After 57 years of independence, a number of Nigerians are yet to be properly housed despite series of policies on home ownership by the government. DAYO AYEYEMI reports.
Despite the fact that Nigeria made noticeable progress in the housing sector since Independence, the growth recorded so far is not enough to meet the housing needs of its ever-increasing human population, especially low-income earners.
Fifty-seven years after independence, Nigeria’s housing deficit has continued to rise, leaving citizens with 17 million units accommodation shortage, according to United Nations’ (UN) statistics.
Despite the huge deficit, rural – urban migration has remained high with nearly 50 per cent of the population living in urban areas today as against just 10 per cent in 1952 and 38 per cent in 1993. This rapid growth of the urban population has led to extensive slums and shanty communities.
Based on estimation, Nigeria would need to construct 740,000 housing units every year for the next 20 years to bridge housing gap. Currently, the nation can only build 100,000 units yearly, a development experts described as too low from what is needed.
They added that despite plethora of policies, low income earners were yet to be catered for despite abundant vacant luxury houses in major cities.
But challenges such as poor funding, absence of long-term funds, institutional bottlenecks, high cost of land and building materials, policy inconsistencies, low purchasing power, lack of access to land, poor mortgage system and absence of political will by the government have been blamed continuously since independence for the widening housing deficit.
From the first National Development Plan (NDP) 1962-1968, which led to the creation of three regional housing corporations in line with the political division of the country to second NDP-1970-74, the emphasis of government has always been on provision of housing directly or indirectly to citizens.
According to a former President of Nigerian Institution of Estate Surveyors and Valuers (NIESV), Mr Emeka Eleh, the second national development plan that covered the period 1970 – 74 delivered little houses.
He said: “Thereafter, the Federal Housing Authority (FHA) was created and emphasis was placed on credit schemes for the development of individual houses. Despite the laudable objectives set out, only 10,500 units of houses were constructed all over the country as against the 59,000 units projected.”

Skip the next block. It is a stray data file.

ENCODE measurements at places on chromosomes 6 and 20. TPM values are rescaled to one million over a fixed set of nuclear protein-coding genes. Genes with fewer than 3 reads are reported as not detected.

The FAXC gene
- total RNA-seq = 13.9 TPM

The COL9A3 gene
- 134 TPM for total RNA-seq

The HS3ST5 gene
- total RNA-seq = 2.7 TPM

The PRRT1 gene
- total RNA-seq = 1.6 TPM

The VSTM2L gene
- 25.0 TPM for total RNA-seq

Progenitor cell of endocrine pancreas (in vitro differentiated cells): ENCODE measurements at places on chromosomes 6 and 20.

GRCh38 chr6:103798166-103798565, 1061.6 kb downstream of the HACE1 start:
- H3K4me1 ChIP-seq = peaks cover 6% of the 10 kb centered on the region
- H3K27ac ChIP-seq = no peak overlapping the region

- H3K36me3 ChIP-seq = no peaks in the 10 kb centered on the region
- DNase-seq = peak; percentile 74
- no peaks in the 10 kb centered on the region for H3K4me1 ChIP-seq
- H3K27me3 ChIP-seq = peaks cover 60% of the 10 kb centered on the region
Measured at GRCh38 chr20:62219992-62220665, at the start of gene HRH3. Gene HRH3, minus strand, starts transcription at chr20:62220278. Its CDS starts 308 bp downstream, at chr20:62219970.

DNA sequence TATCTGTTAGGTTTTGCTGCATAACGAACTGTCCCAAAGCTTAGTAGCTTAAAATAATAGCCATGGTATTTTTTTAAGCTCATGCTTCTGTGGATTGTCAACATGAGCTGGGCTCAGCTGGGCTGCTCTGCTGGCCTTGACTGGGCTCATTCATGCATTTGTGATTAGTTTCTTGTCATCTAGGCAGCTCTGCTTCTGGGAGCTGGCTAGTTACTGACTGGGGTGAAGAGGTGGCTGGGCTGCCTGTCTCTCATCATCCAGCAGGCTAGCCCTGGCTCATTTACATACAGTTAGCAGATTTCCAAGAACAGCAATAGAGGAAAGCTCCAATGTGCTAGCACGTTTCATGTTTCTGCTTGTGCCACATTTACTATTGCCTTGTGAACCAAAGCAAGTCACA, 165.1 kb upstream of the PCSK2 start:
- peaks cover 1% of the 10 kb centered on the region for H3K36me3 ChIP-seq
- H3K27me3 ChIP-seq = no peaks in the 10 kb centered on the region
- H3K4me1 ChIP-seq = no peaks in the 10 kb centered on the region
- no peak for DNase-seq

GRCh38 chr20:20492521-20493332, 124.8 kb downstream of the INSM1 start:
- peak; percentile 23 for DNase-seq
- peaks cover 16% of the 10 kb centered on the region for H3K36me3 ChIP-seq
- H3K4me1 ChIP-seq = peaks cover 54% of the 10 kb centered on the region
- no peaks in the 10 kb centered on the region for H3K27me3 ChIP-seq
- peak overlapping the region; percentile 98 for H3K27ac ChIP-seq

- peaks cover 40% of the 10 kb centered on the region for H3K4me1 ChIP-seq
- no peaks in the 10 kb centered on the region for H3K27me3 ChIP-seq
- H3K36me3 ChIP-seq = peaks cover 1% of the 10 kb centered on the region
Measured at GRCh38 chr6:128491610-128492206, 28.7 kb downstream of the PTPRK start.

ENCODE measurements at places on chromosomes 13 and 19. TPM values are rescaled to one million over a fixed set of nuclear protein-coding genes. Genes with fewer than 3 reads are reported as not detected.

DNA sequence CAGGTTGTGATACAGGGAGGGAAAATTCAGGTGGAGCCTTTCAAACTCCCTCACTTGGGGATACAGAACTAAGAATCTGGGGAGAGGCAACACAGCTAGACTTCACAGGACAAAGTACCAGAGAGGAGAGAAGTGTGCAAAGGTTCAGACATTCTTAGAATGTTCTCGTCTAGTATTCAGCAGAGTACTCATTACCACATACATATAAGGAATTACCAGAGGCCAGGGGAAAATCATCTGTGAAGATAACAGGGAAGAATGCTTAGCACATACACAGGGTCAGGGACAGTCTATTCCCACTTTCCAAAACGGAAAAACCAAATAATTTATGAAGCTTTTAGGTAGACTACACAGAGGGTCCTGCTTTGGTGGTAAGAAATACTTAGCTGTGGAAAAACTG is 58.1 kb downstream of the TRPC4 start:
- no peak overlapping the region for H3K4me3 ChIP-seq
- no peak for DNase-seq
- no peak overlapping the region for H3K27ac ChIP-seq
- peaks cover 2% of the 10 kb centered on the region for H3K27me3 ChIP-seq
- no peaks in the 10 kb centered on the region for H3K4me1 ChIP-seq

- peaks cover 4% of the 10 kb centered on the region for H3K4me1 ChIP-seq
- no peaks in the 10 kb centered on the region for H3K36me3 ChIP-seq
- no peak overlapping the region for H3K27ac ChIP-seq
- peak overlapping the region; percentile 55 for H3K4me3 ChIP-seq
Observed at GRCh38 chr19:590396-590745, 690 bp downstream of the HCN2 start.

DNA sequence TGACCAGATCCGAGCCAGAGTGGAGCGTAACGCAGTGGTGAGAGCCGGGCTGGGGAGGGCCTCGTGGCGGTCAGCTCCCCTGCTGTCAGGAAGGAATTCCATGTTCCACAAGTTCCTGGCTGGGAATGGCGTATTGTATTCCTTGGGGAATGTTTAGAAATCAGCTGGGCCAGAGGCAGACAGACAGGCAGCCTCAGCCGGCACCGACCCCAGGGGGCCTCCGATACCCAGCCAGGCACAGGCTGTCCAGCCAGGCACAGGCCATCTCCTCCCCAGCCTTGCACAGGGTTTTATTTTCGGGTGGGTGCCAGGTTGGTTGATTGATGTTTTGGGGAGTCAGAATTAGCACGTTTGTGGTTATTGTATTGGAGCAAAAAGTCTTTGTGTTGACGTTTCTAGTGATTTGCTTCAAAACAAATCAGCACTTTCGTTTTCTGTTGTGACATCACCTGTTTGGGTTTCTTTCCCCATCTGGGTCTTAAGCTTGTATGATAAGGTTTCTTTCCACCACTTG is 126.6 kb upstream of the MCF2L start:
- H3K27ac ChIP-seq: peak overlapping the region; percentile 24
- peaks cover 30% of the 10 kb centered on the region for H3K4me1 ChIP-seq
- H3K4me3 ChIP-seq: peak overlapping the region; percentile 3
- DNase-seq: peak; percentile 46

The third NDP, which covered the period 1975 – 80, saw housing as a social service. This led to the creation of the Federal Ministry of Housing and Environment and also establishment of the Federal Mortgage Bank of Nigeria (FMBN).
Besides, the Land Use Decree (now Act) No. 6 of 1978 was also promulgated to make land readily available to all Nigerians. Out of a target of 200,000 housing units set for this period, according to Eleh, only 32,000 units were completed.
The 4th National Development Pan (1980 – 85) also came. The period from 1983 – 90 deemphasised direct government construction of houses and was characterised by spiraling cost of building materials as a result of the introduction of Structural Adjustment Programme (SAP) by the Federal Government.
Corroborating Eleh, Principal Partner, Kola Akomolede and Company, Chief Kola Akomolede, said that the Federal Housing Authority (FHA) built FESTAC Town, Lagos, whose name was derived from the Festival of Arts and Culture hosted by Nigerian in 1977.
“The FHA went further to build more houses at the Satellite Town in Lagos and some in Maitama and Asokoro in Abuja,” he said, adding that the first attempt to have a resemblance of a national housing programme was during the administration of Alhaji Shehu Shagari between 1979 and 1983.
According to him, Shagari embarked on a very bold and ambitious housing scheme of building houses in all local government headquarters of the country, but was later marred with politics and corruption “as the contracts were given to political supporters, who have no experience in construction. Many of them saw the money given them as reward for their political support.”
Worried by poor homeownership among Nigerians, the Federal Government, in 1991, promulgated the National Housing Policy.
The policy was followed in 1992 with the National Housing Fund (NHF) to provide long-term funds for contributors to own their homes.